Mike Goodman:

We should all be looking forward to the start of the season with Fleetwood in the Carabao Cup first up but I’m not. We’re been ripped apart as a club over the past two months and, while the selling of players to reduce the wage bill and generate some income was needed to help ensure we have a fighting chance of having a club to support in the future, we are now starting to see the administrators accepting bids for players that, from what we hear on the grapevine, we realistically do not need to accept given the money already generated by player sales and the training ground at Euxton being sold to Preston North End. Selling Cedric Kipre for £1million is a bargain for West Brom. Yes, he only had a year left on his contract and he may have requested to leave, but why not try to hold out for £2-3million? There’s still a month left in the transfer window so there’s no rush in having to get a sale finalised. It’s incredibly frustrating. Even more frustrating is the mixed messages that have come out from Gerald Krasner and Paul Stanley. While they tried to clear up some news in their last press conference, it feels as though they are revelling in the whole situation. It’s been a long two months since we fell into administration, and we’re all sick of it now. We’re all aware of the interest from the American duo, Randy Frankel and Michael Kalt, with Gauthier Ganaye helping try to broker a deal, but this apparent haggling on the price of the club and its assets just needs to get closed off, as the only people who seem to be benefiting from the deal dragging on is the administrators. Begbies appear to have set their valuation of the club and its assets and are seemingly refusing to budge, all while their costs continue to be added to a growing bill that the new owners will need to pay once they take over. If I had to hazard a guess, they know the US duo’s interest in the club is serious, so they want to get as much money out of them as possible so it’s win/win for them. They do not have the best interests of the club at heart, and in fairness, that’s not their job. They’re here to sell what they can while maximising the income they can receive. What’s annoying, though, is when they make statements about there being no need for fire sales, no stripping of assets or wanting a deal done by the end of July and then the end of August – only for these statements to be false. It makes you look rather foolish and the fans are sick of it. I just hope we’re close to the end of this whole administration saga, and we’re soon in the hands of new owners so we can all, hopefully, concentrate on what we all want to focus on – the stuff that happens on the pitch.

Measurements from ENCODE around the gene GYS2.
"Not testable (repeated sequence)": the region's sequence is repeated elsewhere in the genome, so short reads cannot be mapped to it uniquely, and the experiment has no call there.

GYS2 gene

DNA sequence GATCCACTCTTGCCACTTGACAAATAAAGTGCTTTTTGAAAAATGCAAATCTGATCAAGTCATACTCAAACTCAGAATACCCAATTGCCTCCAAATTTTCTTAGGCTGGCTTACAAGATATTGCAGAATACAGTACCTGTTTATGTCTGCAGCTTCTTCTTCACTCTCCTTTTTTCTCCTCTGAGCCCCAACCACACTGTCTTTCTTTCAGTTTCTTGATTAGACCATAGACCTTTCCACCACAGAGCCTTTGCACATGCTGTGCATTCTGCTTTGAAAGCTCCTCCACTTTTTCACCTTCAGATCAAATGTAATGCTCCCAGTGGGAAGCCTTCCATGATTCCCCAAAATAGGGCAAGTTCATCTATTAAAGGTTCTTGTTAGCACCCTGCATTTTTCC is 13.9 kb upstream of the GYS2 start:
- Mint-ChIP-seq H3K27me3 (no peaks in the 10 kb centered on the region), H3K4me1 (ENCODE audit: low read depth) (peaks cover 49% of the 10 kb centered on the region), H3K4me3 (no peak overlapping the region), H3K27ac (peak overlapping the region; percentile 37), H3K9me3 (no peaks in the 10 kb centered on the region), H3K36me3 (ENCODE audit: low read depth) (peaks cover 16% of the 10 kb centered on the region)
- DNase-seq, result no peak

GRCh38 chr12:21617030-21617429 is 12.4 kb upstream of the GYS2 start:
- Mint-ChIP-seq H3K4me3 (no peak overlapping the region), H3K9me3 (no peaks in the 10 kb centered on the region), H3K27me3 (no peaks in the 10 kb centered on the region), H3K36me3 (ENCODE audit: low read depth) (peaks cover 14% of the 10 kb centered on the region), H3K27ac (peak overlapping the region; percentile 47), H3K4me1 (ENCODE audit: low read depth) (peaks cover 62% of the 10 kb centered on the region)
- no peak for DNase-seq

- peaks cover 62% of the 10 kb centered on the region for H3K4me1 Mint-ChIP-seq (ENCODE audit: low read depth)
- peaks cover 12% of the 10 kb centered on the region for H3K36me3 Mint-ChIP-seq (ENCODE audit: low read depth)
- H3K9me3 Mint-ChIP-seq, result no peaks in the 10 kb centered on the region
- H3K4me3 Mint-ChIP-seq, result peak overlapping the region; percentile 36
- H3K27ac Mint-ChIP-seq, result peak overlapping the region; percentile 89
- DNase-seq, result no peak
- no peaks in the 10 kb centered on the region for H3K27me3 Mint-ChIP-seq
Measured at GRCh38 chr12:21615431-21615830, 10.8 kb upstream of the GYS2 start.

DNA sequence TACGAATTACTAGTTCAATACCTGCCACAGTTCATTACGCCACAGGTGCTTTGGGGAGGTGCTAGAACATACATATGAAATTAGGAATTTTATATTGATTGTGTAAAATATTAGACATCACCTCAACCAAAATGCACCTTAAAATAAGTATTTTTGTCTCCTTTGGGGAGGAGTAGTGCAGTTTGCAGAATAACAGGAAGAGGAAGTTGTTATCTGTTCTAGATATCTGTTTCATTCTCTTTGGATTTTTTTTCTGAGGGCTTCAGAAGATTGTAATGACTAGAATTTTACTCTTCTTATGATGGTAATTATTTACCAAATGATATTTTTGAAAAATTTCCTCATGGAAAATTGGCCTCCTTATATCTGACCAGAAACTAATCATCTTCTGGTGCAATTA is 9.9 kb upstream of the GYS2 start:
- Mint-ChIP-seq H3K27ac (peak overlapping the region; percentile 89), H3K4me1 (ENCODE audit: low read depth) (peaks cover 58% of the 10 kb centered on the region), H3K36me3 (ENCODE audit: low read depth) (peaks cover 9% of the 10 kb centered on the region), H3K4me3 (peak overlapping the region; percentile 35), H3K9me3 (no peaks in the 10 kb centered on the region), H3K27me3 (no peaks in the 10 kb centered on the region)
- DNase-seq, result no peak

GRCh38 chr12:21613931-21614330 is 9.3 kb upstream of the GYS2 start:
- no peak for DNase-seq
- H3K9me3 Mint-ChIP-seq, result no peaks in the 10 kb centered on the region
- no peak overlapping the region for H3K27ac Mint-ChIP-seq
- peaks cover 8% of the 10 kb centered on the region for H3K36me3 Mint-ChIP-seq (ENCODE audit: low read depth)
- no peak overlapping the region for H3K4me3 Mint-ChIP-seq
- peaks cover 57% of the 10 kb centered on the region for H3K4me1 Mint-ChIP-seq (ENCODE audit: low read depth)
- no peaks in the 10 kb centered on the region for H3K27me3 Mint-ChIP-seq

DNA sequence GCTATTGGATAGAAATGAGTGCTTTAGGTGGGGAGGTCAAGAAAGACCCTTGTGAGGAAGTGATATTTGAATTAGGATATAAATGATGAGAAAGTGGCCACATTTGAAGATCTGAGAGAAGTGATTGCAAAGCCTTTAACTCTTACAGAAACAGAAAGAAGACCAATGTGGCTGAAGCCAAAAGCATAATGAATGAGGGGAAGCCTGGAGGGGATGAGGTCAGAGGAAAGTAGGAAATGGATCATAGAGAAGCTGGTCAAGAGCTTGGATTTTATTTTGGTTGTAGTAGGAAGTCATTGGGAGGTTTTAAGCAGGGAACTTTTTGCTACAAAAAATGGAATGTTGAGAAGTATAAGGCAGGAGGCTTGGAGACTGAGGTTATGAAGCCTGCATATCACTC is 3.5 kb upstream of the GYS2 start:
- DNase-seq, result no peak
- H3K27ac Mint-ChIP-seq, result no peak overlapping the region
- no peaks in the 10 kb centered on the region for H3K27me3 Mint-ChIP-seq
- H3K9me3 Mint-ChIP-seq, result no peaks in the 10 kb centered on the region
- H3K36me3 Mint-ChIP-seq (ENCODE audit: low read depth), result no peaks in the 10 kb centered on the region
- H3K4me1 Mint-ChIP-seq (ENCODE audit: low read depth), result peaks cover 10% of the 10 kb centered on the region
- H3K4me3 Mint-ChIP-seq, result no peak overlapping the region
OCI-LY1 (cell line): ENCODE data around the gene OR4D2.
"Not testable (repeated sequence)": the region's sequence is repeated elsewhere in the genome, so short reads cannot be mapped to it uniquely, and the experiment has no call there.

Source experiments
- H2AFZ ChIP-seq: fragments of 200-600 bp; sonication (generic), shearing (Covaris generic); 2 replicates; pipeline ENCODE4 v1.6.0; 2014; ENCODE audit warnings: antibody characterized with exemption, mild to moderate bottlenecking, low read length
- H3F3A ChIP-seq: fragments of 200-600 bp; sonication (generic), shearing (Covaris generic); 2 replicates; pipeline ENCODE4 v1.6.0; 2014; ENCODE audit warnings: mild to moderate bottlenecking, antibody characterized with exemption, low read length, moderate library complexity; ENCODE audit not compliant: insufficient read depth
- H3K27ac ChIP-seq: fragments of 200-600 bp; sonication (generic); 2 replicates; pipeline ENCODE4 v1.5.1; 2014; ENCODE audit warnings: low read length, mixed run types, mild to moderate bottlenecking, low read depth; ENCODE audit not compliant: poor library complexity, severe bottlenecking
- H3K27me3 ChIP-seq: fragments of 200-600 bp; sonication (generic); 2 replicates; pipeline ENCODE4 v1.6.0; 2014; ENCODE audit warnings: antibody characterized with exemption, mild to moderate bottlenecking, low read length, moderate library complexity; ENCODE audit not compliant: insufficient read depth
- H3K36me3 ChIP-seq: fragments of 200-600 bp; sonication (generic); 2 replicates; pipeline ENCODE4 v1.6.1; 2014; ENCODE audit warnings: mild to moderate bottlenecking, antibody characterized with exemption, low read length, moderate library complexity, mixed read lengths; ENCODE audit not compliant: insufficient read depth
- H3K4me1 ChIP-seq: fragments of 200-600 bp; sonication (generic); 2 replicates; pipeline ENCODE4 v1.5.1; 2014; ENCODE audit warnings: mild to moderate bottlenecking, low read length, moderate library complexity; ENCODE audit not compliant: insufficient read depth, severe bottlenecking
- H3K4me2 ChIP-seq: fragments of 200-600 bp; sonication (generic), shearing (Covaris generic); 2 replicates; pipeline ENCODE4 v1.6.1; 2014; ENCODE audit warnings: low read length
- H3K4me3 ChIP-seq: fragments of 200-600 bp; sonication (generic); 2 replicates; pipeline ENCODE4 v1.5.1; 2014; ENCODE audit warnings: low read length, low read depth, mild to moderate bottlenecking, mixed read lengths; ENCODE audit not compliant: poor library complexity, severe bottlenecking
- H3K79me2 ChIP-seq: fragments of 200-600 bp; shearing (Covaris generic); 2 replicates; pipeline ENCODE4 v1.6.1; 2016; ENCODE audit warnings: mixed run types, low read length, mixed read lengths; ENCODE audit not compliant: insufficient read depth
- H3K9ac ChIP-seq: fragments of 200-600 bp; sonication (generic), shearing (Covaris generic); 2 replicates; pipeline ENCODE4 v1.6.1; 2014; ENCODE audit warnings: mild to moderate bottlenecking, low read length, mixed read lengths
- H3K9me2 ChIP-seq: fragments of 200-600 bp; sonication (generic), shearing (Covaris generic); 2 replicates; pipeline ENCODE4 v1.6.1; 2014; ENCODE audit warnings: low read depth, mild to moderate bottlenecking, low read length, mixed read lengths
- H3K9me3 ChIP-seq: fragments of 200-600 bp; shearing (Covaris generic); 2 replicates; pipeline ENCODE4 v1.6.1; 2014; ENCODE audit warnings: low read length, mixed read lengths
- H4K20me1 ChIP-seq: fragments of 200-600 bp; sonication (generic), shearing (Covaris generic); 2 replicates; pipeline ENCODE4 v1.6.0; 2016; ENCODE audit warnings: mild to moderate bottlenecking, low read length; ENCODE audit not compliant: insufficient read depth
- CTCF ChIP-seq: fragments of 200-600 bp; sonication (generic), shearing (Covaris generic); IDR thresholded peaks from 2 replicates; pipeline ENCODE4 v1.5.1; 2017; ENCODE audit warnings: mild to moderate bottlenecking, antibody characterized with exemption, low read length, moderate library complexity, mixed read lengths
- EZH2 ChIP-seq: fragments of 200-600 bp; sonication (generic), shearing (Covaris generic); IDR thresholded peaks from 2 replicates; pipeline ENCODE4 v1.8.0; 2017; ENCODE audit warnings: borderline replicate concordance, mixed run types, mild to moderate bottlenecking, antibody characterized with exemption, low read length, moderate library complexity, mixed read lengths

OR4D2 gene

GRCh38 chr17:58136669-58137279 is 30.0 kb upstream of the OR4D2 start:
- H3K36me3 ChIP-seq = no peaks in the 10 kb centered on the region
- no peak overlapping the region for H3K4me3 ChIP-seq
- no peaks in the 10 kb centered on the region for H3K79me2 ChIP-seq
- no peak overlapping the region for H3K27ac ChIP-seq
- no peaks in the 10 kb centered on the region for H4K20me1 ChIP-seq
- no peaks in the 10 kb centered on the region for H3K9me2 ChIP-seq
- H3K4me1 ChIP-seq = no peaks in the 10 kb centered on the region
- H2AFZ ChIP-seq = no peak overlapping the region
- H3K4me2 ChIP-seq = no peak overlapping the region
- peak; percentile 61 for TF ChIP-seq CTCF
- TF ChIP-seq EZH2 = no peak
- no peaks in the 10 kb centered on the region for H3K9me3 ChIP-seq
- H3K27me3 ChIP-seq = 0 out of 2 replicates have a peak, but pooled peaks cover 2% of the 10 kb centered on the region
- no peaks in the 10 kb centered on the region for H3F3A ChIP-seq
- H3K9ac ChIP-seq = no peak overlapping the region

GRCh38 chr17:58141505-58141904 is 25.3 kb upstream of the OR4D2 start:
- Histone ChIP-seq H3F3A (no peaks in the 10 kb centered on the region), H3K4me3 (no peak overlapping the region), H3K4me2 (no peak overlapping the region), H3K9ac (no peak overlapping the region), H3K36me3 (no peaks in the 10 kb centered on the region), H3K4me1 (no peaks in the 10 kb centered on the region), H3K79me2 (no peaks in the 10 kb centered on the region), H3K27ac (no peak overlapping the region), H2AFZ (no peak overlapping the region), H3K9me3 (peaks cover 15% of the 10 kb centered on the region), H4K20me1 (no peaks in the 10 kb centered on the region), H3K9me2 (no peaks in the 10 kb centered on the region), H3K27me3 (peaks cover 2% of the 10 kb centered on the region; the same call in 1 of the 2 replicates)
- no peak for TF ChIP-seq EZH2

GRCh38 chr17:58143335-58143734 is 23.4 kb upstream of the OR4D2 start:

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Andy Carey: